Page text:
How Risky is Starting a Business?

I encounter many potential entrepreneurs who struggle with a dilemma: they have a great idea for a business but believe launching a business is too risky. Many have a current job or are students seeking a degree in a profession. What they find agonizing is the perceived potential to generate wealth for themselves and their community through the launch of a new business; but they firmly believe only a few people who attempt to launch a business succeed. “If only starting a business was not so risky, I would be launching it today” is the lament I often hear.

This lament of “risk” associated with launching a business not only comes from those who are successful at a career, but those who are trying to complete college and use their diploma as a launch into the world of “career building”. I can certainly feel their pain, but I have little understanding of how they calculate risk.

Here are some simple facts. A college graduate today can expect over 25 significant career changes before they retire according to the most recent reports by college career counselors. And it is correct to assume many of those changes will not be voluntary. Corporate America has spent the last three decades downsizing their workforce despite thriving in the largest and longest economic growth cycle in modern world history. Seventy-five percent of all new jobs created in the economy are by small businesses. Approximately 55% of the new businesses launched in 2012 are operating today. Twelve percent of the entire adult population in the United States is currently working on launching or have launched a new business. About 90% of them have a full-time job while working on their business launch.

So what exactly is the nature of the risk between these two paths? The one path relies on someone else to decide if you are worthy of a salary in any given month. The second path relies on the individual to generate their own salary through their own initiative and skills. The corporate world, quite frankly, is a job killer and with the recent recession has increased its pace of downsizing which started picking up momentum in the early 1990s. New businesses not only create the jobs of today, but the jobs of the future and they do so with greater opportunities today than existed ten years ago. Thanks to continuing advances of the information revolution.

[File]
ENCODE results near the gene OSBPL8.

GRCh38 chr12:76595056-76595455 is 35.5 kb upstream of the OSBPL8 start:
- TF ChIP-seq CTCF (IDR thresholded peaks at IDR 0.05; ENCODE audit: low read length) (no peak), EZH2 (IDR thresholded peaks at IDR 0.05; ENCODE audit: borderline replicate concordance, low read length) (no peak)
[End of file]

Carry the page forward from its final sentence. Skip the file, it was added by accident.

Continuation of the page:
With tongue in cheek, I often talk about the “great corporate conspiracy” which must have taken place shortly after World War II. The conspiracy goes something like this. After the war, opportunities by corporate giants to expand globally were quite apparent. However, America was still a strong entrepreneur-oriented country. People were expected to find ways to create new and interesting products, and if fortunate, would be rewarded handsomely for their efforts. But if the nation’s young chose to launch their own businesses instead of joining the ranks of corporate America, the opportunities to expand would be thwarted. Thus, the push to convince our youth the only acceptable (and low risk!) choice to make was to get a diploma and launch a career. And indeed, it worked!

It worked so well, few people give much weight to starting a business as a viable choice in preparing to enter the work world after World War II. Many parents today (the first products of the conspiracy) are major obstacles by continuing to advise their children on what career paths they should consider while never mentioning the dreaded E word. And somewhere during the past 50 years, the myth “80% of all new businesses fail in the first several years” took hold though it is patently false and untrue. In fact, the chances of success are quite high with recent studies showing over 1 out of 2 businesses remain active five years after their launch. And those numbers do not count companies having been acquired or merged.

While a conspiracy is highly unlikely, it is true our society for the past 50 years has undermined the entrepreneurial spirit by suggesting launching a business is too risky. A spirit for over 200 years was the backbone of the American economy and in sync with the spirit of America: freedom, self-determination, and the opportunity to generate wealth for oneself based on one’s talents, knack, and initiative.

So which path is where the real risk takes place? A career path will lead to downsizing, firing, and layoffs? Or one resulting in the failure of an idea? Would you rather be the individual who loses their job because of a “business decision” made by others or lose a business effort because the idea was not adequately received by the market place?

I would contend the person who will be more adept and with greater skills is the failed entrepreneur over the failed employee. The failed entrepreneur will always have the skills to reenter the workforce. Or take on a new entrepreneurial challenge with greater knowledge on how to bring an idea to marketplace. The career employee is only left with skills to seek employment at another company with the hope the next downsizing, layoff, or firing will not come too soon.

And consider this. If you get really good at your career, you may bring in a six figure salary. If you get really good as an entrepreneur you may bring in a nine figure equity ownership.

When it comes to risk, I will always bet on the entrepreneur who bets on him or herself.